More recently, in the perpendicular magnetic recording system, an active-type magnetic head employing a magneto-resistance element (MR element) serving to increase the sensitivity of the signal reproduction has been proposed. The active-type magnetic head serves to convert a magnetic flux supplied from a recording medium into an electric signal by taking advantage of the property inherent to the MR element, in which the electrical resistance of the MR element made of a soft magnetic material such as permalloy changes due to an external magnetic field. The reproducing sensitivity of a magnetic head using an MR element is proportional to the amount of current (sense current) supplied to the MR element for converting the change in resistance of the MR element into the change in voltage. Therefore, if the relative speed between the magnetic head and a medium is low, a large output can be obtained by increasing the sense current. By using this large output, the track width can be narrowed, and the track density can be increased.

Examples of the magnetic head comprising a built-in MR element, which is designed for use in the perpendicular magnetic recording system, are disclosed in, for example, Jap. Pat. Appln. KOKOKU Publications Nos. 62-24848 and 63-67250. In the magnetic heads disclosed in these documents, the MR element is located adjacent to the single-pole film used for recording, and disposed to face a recording medium.

However, in the case of these magnetic heads, the MR element contact with the medium causes it to be abraded. Consequently, the cross section of the MR element decreases, and accordingly the resistance of the element increases. As a result, the produced output is varied.

Jap. Pat. Appln. KOKOKU Publication No. 53-25488 provides a structure for avoiding the abrasion of an MR element, and discloses a magnetic head comprising two soft magnetic yokes arranged in contact with a medium and the MR element disposed in a bridge manner in parallel with the yokes. In such a magnetic head, the MR element is not abraded since it is never brought into contact with the surface of a medium. However, the direction of the magnetic field generated during recording is in parallel with that of the film surface of the MR element. Therefore, a large recording magnetic field is applied in the direction of the film surface of the MR element during recording, thereby disturbing the magnetic domain structure of the MR element. In addition, this magnetic head is not applicable to the perpendicular magnetic recording system because this magnetic head serves as a ring-type head during recording, thus generating a large magnetic field in the longitudinal direction.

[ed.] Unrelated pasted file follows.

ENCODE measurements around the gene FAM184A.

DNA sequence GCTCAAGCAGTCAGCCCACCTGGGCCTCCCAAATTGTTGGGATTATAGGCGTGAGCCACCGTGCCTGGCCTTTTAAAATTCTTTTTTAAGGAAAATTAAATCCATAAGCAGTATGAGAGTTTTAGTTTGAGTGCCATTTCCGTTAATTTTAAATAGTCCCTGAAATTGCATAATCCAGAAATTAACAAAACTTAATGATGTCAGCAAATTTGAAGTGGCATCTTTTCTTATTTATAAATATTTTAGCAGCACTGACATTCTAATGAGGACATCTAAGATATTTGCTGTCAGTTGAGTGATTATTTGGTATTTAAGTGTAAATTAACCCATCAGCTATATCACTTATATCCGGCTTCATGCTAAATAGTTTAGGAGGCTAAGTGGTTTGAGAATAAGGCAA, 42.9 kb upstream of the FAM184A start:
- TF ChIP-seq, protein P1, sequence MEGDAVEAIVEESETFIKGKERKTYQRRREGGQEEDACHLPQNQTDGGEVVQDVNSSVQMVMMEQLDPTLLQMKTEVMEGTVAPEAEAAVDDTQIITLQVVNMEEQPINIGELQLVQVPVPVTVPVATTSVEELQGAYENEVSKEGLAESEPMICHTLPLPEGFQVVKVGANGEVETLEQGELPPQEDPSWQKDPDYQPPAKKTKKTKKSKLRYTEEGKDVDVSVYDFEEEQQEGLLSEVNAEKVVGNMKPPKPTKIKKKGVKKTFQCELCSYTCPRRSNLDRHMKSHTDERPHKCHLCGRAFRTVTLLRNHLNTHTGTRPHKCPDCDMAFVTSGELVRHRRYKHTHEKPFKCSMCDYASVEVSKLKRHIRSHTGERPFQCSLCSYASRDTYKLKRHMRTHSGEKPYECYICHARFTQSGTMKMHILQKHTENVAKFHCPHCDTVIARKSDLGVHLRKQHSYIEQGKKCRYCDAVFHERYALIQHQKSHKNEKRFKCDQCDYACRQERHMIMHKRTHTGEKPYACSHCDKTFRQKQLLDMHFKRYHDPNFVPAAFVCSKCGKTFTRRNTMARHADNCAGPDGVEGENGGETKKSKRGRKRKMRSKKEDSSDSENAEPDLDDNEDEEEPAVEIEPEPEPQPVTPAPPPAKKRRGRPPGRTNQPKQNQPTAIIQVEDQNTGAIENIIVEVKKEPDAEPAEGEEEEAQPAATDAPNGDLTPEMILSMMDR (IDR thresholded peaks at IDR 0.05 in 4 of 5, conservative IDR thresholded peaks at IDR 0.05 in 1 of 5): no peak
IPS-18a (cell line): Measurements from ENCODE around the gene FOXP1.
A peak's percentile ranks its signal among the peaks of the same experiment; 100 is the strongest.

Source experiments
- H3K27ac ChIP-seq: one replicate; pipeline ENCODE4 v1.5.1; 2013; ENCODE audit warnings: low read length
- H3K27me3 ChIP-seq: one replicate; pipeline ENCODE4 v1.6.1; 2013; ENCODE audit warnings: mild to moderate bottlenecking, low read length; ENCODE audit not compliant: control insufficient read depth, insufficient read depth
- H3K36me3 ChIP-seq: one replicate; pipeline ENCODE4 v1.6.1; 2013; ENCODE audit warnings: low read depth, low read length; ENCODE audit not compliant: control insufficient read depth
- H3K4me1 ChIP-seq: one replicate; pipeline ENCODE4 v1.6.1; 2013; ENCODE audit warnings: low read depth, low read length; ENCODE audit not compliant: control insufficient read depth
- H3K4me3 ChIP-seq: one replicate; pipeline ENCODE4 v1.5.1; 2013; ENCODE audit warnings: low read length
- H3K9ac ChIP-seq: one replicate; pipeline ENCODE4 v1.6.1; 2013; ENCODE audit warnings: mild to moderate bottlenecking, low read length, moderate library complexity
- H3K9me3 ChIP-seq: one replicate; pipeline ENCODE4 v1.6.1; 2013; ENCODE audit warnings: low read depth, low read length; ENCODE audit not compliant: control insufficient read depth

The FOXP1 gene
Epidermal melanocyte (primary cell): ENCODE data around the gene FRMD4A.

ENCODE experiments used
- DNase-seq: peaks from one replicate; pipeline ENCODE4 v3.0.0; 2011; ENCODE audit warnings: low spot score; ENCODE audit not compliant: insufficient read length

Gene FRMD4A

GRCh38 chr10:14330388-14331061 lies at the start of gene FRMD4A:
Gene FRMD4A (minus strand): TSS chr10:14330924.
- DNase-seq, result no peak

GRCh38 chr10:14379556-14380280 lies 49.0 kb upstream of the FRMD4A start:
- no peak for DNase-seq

The influence of the recording magnetic field on an MR element can be removed by arranging the recording head and the reproducing MR element apart from each other. However, in this case, a distance between the recording head and reproducing head is likely to create a track error, thus remarkably deteriorating the quality of signals. Such a problem is more likely to occur particularly in a track of a small diameter.

On the other hand, in a magnetic head in which the MR element is placed adjacent to the recording single-pole film and the magnetic shield film, the MR element and these soft magnetic films (single-pole film and magnetic shield film) are magnetically coupled during reproduction of signals. When the distance between the MR element and these soft magnetic films is designated by g and the film thickness of the MR element is designated by Tm, the resolution of the magnetic head is limited by the sum of these values (g+Tm). As a result, despite that a magnetic recording layer of a perpendicular magnetic anisotropy is used, a high reproducing resolution equivalent to a good recording resolution of that magnetic recording layer is not likely to be obtained.

Moreover, in order to obtain a large reproduction signal, a thin MR element having a thickness of 0.1 μm or less, preferably 0.05 μm or less, should be used since the resistance value of the MR element must be increased. In this case, the film thickness of the MR element will be substantially the same as the grain diameter of crystals constituting the magnetic recording layer of the perpendicular magnetic anisotropy. As a result, not only the resolution cannot be increased to a sufficient level, but also the noise due to the grain diameter of the crystals is increased, thereby lowering the signal quality.

In the above-described magnetic disk memory system, as shown in FIG. 1, a head slider formed by mounting a magnetic head 539 in a part of a slider 538 is used. The head slider is arranged so that air-bearing surfaces 540 consisting, of two parallel planes face the surface of a magnetic disk, and a gap portion 541 of the magnetic head 539 is so located as to face the magnetic disk surface for recording and reproduction of a signal.